Siemens’ British battery trains set to save £3.5bn and consign diesel trains to history

Siemens Mobility has calculated that its new battery bi-mode trains could save Britain’s railways £3.5 billion and 12 million tonnes of CO2 over 35 years.

The trains, which would be assembled at Siemens Mobility’s new Train Manufacturing Facility in Goole, East Riding of Yorkshire, would be powered by overhead wires on already electrified routes, then switch to battery power where there are no wires.

That means only small sections of the routes and/or particular stations have to be electrified with overhead line equipment (OLE), making it much quicker and less disruptive to replace diesel trains compared to full electrification.

This OLE can also be installed much more quickly using Siemens Mobility’s innovative Rail Charging Converter (RCC), which makes it possible to plug directly into the domestic grid – potentially cutting delivery times for OLE from seven years to as little as 18 months.

Sambit Banerjee, Joint CEO for Siemens Mobility UK & Ireland said: “Britain should never have to buy a diesel passenger train again. Our battery trains, which we’d assemble in our new Goole factory in Yorkshire, can replace Britain’s aging diesel trains without us having to electrify hundreds of miles more track in the next few years. So, on routes from Perth to Penzance, passengers could be travelling on clean, green battery-electric trains by the early 2030s. And the best thing is that this would save the country £3.5bn over 35 years.”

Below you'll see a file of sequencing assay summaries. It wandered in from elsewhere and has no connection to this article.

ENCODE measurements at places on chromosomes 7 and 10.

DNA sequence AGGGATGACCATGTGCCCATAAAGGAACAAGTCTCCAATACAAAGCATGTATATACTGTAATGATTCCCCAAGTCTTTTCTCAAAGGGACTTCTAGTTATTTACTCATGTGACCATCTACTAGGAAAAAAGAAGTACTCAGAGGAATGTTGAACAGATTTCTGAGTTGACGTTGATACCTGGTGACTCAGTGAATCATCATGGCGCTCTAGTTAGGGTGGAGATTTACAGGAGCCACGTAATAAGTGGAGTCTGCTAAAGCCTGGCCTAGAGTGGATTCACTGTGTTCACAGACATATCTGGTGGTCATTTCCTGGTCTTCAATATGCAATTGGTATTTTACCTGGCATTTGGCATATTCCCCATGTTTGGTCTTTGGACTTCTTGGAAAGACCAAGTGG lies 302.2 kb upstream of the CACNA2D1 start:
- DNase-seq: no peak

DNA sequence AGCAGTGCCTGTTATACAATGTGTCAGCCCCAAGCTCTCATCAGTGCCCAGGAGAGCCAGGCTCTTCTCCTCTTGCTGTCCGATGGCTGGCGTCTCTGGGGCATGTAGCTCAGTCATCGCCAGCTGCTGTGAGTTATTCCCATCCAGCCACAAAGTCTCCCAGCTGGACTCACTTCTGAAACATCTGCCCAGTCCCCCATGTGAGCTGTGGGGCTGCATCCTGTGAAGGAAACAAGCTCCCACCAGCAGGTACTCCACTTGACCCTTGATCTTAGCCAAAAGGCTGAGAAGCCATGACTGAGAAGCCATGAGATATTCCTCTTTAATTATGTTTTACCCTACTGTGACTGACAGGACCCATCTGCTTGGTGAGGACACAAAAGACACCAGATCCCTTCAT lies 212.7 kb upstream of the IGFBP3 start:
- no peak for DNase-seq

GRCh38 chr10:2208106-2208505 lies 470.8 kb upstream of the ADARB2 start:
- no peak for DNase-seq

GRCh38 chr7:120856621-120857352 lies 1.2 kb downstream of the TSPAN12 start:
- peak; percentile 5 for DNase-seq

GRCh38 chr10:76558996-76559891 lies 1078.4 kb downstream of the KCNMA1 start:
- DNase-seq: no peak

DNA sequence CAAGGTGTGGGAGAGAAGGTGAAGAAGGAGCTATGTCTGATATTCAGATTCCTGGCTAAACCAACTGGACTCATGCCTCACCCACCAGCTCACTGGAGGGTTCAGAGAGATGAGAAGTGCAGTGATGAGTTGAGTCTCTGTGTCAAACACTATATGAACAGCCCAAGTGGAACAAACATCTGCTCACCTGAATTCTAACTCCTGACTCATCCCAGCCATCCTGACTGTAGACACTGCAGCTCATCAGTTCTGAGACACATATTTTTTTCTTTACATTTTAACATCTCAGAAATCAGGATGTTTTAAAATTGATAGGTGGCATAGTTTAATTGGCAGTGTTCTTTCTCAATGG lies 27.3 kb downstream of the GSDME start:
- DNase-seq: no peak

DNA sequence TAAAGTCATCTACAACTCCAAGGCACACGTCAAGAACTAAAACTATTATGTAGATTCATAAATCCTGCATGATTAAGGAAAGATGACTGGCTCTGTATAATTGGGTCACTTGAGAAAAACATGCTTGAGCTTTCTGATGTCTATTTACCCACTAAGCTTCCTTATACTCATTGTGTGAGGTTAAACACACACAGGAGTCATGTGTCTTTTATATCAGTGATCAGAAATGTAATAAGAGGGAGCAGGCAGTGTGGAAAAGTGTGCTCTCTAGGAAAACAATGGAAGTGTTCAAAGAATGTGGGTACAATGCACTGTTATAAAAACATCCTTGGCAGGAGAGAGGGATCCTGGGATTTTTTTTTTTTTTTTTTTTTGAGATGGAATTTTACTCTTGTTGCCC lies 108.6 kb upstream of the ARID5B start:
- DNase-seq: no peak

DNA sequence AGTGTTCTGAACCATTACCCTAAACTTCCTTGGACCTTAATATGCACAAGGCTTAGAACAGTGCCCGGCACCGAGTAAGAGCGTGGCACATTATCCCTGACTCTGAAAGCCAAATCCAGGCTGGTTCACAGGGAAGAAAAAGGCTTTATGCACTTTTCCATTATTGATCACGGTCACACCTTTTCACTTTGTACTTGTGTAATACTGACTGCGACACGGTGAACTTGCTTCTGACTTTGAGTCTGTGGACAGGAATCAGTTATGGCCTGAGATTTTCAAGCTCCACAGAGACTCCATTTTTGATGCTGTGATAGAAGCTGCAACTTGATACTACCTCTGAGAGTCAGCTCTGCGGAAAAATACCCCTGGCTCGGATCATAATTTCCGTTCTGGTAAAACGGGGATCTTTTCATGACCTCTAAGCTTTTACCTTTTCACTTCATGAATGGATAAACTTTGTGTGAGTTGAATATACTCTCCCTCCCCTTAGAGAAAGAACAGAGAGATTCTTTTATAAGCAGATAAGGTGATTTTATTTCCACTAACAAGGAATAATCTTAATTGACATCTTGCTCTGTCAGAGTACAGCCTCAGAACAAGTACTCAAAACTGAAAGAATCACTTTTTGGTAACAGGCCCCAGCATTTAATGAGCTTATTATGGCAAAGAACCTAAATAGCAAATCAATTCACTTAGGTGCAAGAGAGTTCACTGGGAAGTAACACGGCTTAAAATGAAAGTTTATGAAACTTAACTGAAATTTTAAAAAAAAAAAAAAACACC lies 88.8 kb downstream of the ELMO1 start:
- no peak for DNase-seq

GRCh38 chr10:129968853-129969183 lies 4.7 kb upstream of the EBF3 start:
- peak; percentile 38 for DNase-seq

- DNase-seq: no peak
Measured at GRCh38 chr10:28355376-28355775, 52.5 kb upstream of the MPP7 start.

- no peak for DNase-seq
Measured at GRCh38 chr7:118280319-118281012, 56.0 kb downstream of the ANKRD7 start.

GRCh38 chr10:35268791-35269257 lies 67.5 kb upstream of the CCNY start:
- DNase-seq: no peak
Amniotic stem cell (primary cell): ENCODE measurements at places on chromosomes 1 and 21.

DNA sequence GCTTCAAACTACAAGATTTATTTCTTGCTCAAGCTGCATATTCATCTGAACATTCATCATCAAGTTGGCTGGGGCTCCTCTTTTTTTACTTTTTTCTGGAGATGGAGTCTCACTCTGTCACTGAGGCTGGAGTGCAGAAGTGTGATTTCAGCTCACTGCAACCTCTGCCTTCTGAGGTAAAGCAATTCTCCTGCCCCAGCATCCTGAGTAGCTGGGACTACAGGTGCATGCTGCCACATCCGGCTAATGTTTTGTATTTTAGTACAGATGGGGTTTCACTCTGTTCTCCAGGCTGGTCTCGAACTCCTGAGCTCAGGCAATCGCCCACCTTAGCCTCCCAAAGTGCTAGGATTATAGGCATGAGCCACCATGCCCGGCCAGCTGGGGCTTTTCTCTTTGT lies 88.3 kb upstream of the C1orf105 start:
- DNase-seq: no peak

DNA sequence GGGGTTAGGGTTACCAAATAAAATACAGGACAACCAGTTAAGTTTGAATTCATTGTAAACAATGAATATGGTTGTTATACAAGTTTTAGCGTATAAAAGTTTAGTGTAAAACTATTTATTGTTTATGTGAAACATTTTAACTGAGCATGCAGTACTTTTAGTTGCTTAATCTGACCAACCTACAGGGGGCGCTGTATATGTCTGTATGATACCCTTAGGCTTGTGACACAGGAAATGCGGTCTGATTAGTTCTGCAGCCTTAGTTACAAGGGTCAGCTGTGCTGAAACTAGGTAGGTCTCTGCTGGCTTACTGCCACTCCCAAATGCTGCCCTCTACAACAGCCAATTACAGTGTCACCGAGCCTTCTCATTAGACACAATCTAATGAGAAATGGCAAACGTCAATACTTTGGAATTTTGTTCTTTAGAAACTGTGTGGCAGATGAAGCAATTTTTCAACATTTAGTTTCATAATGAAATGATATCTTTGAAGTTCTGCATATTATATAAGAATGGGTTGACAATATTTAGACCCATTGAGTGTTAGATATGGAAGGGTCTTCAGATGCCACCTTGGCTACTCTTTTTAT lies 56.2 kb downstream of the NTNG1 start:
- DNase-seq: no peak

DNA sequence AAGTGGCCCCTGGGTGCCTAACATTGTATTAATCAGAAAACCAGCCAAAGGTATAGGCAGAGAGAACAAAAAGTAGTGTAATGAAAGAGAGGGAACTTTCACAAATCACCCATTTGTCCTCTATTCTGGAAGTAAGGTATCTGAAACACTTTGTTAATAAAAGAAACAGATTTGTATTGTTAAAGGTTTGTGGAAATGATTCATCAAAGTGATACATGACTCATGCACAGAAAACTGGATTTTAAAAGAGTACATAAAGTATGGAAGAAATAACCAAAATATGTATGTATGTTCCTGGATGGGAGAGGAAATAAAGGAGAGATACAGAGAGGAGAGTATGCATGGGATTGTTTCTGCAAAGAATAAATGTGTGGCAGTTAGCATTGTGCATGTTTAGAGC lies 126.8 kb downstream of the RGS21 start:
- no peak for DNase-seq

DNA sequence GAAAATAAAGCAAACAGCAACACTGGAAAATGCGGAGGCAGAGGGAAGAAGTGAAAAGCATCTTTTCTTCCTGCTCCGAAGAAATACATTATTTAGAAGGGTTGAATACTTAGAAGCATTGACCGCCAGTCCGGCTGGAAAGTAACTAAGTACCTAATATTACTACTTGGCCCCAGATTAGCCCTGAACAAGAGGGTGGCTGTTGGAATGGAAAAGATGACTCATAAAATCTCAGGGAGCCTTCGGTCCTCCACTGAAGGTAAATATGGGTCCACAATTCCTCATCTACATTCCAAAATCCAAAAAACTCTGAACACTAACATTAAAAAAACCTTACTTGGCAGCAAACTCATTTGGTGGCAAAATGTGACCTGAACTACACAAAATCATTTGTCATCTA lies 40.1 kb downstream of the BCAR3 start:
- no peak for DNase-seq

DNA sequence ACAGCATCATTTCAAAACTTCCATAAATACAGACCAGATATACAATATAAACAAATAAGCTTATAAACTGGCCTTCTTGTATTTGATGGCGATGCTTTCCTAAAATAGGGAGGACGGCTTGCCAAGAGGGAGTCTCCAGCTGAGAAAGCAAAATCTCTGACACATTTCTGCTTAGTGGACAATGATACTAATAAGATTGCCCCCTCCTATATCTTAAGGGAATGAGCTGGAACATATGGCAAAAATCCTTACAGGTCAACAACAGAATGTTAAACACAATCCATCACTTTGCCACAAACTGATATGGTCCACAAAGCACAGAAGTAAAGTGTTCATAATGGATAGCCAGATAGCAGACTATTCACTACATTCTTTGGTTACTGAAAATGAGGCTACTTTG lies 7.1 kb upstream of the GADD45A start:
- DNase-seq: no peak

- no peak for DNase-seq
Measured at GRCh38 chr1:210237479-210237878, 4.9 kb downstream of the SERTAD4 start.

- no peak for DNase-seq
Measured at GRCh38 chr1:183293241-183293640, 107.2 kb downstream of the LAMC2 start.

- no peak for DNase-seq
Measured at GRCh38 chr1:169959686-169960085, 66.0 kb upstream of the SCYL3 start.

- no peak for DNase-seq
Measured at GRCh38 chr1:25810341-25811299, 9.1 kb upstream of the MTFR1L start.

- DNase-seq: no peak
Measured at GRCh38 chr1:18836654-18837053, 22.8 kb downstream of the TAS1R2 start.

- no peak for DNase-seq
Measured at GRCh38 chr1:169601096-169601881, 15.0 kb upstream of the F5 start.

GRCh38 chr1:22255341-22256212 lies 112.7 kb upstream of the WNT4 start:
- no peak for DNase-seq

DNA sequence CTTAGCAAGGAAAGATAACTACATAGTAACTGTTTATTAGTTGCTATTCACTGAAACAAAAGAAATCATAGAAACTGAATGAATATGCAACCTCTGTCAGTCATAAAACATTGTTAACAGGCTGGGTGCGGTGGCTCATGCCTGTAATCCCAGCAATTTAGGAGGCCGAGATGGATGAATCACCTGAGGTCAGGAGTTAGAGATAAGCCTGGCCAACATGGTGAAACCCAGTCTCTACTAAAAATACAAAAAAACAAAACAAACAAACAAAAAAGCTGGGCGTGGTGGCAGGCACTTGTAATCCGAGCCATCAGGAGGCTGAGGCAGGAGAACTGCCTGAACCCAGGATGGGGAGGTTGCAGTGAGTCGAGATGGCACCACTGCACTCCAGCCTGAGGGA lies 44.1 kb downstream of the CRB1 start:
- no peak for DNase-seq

A number of train operators are looking to replace their aging diesel fleets, including Chiltern, Great Western Railway (GWR), Northern, ScotRail, TransPennine Express (TPE) and Transport for Wales (TfW), whilst East-West Rail will need to secure new trains.

Siemens Mobility has conducted extensive modelling using advanced train performance simulation software to compare using battery bi-mode trains to running diesel or part-diesel powered trains.

It shows that Siemens Mobility’s battery bi-mode trains would only require 20 – 30% of a line to be electrified. These trains, utilising Lithium Titanate Oxide battery chemistry, can charge their batteries to full capacity in 20 minutes whilst moving along the electrified sections or charging whilst stopped at stations.

Siemens Mobility has reviewed routes across the country and identified strategic points along these routes where discontinuous electrification OLE could be installed, powered by Siemens Mobility’s RCCs, enabling the batteries to be charged.

The RCCs can be installed in as little as 18 months alongside the OLE, connecting to the local power grid using an 11kV charge, instead of using the high powered 275/400kV electricity network, connections to which can take up to seven years to install on traditional electrification projects.